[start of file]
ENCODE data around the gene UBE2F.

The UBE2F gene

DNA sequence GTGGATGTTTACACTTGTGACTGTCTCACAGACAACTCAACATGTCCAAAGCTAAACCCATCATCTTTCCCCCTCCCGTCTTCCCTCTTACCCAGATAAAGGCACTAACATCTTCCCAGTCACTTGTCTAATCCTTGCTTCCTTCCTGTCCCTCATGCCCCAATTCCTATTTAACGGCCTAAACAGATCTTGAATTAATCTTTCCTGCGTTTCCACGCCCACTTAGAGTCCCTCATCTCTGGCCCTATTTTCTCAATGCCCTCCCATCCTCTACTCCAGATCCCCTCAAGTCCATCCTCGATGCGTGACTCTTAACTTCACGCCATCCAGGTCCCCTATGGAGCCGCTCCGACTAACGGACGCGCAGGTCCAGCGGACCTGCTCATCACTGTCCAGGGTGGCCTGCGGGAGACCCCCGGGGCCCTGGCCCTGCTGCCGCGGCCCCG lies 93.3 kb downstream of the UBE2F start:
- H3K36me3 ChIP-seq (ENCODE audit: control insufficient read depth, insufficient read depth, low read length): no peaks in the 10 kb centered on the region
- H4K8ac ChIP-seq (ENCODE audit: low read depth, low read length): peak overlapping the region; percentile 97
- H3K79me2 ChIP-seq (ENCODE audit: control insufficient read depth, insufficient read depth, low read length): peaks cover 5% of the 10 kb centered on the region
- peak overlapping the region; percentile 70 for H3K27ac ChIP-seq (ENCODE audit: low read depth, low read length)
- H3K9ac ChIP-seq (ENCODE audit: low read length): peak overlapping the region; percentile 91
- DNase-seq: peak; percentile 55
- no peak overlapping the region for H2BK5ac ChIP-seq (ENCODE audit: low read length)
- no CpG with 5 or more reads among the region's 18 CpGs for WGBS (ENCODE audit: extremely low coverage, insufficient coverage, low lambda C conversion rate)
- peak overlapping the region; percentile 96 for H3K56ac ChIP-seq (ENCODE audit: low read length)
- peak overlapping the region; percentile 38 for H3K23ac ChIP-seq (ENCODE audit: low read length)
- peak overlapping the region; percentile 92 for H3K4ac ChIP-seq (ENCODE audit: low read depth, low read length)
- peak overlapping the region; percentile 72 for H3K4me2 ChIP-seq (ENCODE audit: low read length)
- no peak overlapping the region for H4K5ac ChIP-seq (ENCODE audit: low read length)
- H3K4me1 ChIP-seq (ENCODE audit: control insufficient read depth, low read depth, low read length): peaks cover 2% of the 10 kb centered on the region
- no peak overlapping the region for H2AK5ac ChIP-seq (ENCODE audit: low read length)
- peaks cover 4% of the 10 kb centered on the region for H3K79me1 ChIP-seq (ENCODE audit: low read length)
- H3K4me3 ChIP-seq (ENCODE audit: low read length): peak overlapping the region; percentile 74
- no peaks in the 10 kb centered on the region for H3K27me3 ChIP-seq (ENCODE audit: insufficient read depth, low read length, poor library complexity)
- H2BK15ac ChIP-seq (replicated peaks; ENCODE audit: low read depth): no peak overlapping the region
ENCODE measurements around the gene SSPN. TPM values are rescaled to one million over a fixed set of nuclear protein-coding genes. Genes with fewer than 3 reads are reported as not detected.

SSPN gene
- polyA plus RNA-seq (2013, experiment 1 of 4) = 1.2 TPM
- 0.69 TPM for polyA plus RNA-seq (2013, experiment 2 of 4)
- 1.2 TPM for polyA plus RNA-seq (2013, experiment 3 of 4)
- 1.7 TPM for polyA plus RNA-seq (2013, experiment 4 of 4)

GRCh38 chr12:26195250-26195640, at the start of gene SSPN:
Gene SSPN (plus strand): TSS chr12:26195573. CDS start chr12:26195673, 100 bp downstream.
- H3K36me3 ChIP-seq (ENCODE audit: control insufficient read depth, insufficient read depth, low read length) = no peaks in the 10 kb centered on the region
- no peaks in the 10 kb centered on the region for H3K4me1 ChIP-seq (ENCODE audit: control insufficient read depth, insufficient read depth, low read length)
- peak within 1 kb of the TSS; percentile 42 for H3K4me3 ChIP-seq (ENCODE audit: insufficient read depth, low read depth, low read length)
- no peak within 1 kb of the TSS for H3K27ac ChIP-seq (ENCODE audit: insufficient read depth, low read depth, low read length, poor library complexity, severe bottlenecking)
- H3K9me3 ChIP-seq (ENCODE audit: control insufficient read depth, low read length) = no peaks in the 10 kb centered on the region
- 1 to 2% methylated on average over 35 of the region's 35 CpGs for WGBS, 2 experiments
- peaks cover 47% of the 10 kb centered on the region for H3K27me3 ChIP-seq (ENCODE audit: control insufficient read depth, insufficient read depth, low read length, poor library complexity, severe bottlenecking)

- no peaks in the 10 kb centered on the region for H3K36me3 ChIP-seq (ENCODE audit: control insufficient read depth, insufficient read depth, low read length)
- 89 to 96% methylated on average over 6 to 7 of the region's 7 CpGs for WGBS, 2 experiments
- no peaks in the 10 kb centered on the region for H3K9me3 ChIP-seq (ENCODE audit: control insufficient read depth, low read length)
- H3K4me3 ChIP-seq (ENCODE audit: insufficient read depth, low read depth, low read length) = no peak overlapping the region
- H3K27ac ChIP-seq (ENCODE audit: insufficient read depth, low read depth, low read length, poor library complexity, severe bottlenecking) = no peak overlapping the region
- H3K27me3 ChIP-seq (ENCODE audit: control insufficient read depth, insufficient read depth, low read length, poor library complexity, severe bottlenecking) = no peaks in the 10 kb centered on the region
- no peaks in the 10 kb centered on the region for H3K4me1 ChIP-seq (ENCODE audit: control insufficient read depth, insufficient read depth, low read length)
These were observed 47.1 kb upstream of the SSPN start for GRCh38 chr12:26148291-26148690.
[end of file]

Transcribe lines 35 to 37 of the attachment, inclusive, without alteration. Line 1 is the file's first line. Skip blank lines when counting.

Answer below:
- H3K9me3 ChIP-seq (ENCODE audit: control insufficient read depth, low read length) = no peaks in the 10 kb centered on the region
- 1 to 2% methylated on average over 35 of the region's 35 CpGs for WGBS, 2 experiments
- peaks cover 47% of the 10 kb centered on the region for H3K27me3 ChIP-seq (ENCODE audit: control insufficient read depth, insufficient read depth, low read length, poor library complexity, severe bottlenecking)